RenewEconomy Australia has all the ingredients to be the world’s leading market on battery storage: Lots of solar, high prices, and a consumer base that is independent, cost conscious and distrustful of incumbents.
There is no doubt that Australia is going to be at the leading edge of battery storage. As we have written before, that is because of the huge number of solar panels already on household rooftops, the high electricity costs (particularly network charges), and the excellent solar resources.
But there is more than that behind the reason so many global battery storage developers are targeting Australia as their first big market, and a test case to the world. It is also about the unique approach Australians have to their energy supplies, a healthy cynicism about the incumbent utilities, and a yearning for energy independence.
Australia, according to Greg Bourne, the chairman of the Australian Renewable Energy Agency, is about to enter the “iPhone” moment in battery storage.
“It would appear that energy storage has arrived!” Bourne told the Australian Energy Storage conference in Sydney. “Of course it’s been around for quite a time in some form or other but just like 2007 was the iPhone moment; 2015 might be seen as the Tesla moment!
Bourne’s referral to an i-phone moment alludes to 2007, when after nearly 15 years of playing with fairly cluncky “smart phone”, Apple came out with the first touch-screen, and the market has exploded ever since.
“When the taxi driver starts talking about battery storage, you’d better start listening,” he said. “A lot of them know about storage, because they drive Prius cars and other hybrid electrics.”
Bourne says the battery storage market is at a similar point, highlighted by the plunging costs and the consumer aesthetics being introduced by the likes of Tesla.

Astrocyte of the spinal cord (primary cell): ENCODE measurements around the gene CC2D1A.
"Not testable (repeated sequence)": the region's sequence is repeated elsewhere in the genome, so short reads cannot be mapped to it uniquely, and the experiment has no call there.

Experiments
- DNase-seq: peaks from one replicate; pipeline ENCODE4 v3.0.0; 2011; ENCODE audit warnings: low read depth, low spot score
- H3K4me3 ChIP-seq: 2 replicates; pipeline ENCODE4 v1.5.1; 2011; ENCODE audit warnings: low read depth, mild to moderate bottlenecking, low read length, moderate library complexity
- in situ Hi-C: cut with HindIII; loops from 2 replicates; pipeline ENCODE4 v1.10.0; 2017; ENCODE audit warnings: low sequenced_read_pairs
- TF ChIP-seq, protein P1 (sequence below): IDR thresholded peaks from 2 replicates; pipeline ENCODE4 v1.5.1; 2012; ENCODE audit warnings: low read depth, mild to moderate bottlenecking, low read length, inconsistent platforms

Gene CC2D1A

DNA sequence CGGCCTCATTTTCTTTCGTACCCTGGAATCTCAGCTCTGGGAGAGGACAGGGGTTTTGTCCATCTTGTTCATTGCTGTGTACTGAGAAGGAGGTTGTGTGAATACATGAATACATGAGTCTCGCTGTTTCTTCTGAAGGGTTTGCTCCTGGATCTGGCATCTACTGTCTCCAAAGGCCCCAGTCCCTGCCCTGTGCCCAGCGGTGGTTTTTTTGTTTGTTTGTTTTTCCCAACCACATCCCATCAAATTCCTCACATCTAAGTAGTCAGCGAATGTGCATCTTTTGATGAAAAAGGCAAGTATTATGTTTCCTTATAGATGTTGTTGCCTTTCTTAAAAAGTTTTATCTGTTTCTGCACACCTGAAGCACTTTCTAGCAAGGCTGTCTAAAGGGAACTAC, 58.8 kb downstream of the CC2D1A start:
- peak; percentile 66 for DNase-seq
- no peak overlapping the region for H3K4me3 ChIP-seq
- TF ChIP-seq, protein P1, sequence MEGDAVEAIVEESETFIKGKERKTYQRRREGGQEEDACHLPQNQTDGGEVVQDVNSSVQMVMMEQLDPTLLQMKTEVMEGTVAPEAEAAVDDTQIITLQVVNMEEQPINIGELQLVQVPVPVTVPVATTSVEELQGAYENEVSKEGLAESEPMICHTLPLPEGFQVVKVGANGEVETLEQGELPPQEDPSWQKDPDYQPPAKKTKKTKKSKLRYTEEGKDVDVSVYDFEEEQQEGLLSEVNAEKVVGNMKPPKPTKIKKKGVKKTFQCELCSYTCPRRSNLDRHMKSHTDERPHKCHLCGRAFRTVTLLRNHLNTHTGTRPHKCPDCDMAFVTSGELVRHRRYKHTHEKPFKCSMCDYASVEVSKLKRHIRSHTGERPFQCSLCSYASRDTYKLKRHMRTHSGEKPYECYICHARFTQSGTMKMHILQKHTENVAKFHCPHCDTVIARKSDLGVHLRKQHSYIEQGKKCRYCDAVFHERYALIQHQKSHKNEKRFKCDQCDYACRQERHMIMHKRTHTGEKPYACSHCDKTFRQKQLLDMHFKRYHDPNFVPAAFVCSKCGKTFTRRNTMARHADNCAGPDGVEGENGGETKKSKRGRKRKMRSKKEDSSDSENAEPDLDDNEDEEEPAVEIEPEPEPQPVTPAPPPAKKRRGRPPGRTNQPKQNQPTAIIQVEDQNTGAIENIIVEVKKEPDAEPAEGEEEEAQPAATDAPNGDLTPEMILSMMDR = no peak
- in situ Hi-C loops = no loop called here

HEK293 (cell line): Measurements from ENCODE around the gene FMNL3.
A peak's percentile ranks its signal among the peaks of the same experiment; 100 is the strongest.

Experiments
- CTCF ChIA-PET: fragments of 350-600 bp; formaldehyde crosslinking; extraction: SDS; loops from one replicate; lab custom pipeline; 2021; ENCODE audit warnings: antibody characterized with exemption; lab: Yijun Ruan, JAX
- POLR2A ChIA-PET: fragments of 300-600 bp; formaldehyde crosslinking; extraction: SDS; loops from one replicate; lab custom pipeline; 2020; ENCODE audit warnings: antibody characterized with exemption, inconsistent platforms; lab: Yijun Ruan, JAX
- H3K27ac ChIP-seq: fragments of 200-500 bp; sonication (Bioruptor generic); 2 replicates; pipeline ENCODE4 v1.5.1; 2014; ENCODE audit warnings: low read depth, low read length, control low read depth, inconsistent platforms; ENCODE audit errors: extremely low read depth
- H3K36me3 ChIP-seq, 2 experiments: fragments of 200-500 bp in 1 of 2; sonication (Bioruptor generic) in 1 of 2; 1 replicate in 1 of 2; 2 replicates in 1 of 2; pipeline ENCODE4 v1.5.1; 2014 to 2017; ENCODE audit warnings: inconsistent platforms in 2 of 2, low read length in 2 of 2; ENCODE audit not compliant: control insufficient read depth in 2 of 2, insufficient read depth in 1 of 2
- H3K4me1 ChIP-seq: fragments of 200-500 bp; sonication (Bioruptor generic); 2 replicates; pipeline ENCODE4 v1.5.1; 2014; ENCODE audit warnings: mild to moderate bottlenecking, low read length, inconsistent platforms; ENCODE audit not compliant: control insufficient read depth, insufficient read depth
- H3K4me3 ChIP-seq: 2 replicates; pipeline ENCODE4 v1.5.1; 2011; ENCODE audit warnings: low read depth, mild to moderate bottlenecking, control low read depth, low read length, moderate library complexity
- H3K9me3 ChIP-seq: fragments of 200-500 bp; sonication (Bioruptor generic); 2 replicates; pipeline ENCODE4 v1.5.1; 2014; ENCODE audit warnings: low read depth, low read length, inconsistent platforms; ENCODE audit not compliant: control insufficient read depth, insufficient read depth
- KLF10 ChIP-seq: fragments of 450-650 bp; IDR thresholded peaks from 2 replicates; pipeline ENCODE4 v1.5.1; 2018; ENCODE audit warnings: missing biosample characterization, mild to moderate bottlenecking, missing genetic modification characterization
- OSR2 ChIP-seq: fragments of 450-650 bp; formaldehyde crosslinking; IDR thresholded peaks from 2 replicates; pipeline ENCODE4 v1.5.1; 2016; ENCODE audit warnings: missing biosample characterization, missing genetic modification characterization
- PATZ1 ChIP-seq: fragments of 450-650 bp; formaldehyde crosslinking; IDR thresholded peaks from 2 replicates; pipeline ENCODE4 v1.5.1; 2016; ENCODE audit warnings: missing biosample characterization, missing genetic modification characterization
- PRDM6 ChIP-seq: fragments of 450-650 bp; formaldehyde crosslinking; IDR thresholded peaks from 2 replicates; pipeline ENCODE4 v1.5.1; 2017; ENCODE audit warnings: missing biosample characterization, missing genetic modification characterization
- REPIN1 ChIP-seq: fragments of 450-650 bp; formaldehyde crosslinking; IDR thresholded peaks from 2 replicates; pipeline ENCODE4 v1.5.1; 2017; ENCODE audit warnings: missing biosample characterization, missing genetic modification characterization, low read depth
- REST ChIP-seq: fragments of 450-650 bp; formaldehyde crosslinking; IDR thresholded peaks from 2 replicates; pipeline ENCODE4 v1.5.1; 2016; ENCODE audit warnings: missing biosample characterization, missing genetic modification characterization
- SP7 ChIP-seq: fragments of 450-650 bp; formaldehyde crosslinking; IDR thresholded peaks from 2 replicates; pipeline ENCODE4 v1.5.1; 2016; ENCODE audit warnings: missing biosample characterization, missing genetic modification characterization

“The Tesla Powerwall begins to look like a consumer product with desirable features to it.,” Bourne told RenewEconomy. “It says, ‘I want to work with you’.
“We are going to see this industry grow in a way that most people will be so surprised.
“The potential interest in the residential market is very, very high. Costs are coming down and as technology moves forward, the one-way power system mentality is disappearing very fast.
“Time is ticking forward in a way that some energy companies have not realised what is happening.”
According to Kane Thornton, the CEO of the Clean Energy Council, it is about Australians’ unique idea of independence, a strong romance factor, and a lack of trust in utilities.
Return on investment also comes into it, but it may be further down the list, and that will be largely dictated by the regulators and incumbents, in the form of tariff incentives.
Thornton says the consumer base in Australia is reasonably cynical about utilities. They like the idea of energy independence and are becoming increasingly energy literate.
And they have a further incentive, given that some 250,000 households across Australia, as pointed out by Morgan Stanley in an analysis last week, are about to move from premium feed-in tariffs to so called “fair value” solar tariffs that, Thornton noted, were arguably not very fair value at all.
“You don’t need to be a genius to see where there is a value proposition for storage in that market,” Thornton said.
Interestingly, Thornton also cited the litmus test of a taxi-drive. He said his father, a sheep farmer in Victoria, was also talking battery storage.
“There is a romance factor about this technology. My taxi driver was telling me about battery storage technology, my dad, a sheep farmer, was talking about it. People are excited about it.”
Bourne added that energy companies which kept their “heads in the sand” risked seeing their consumers leaving the grid. That threat is real, he said, and would happen if they didn’t act.
“People will put up barriers to stop this coming about. My own sense is bring it on,” Bourne said. This article was first published at RenewEconomy.
Giles Parkinson is founder and editor of One Step Off The Grid, and also edits and founded Renew Economy and The Driven. He has been a journalist for 35 years and is a former business and deputy editor of the Australian Financial Review.
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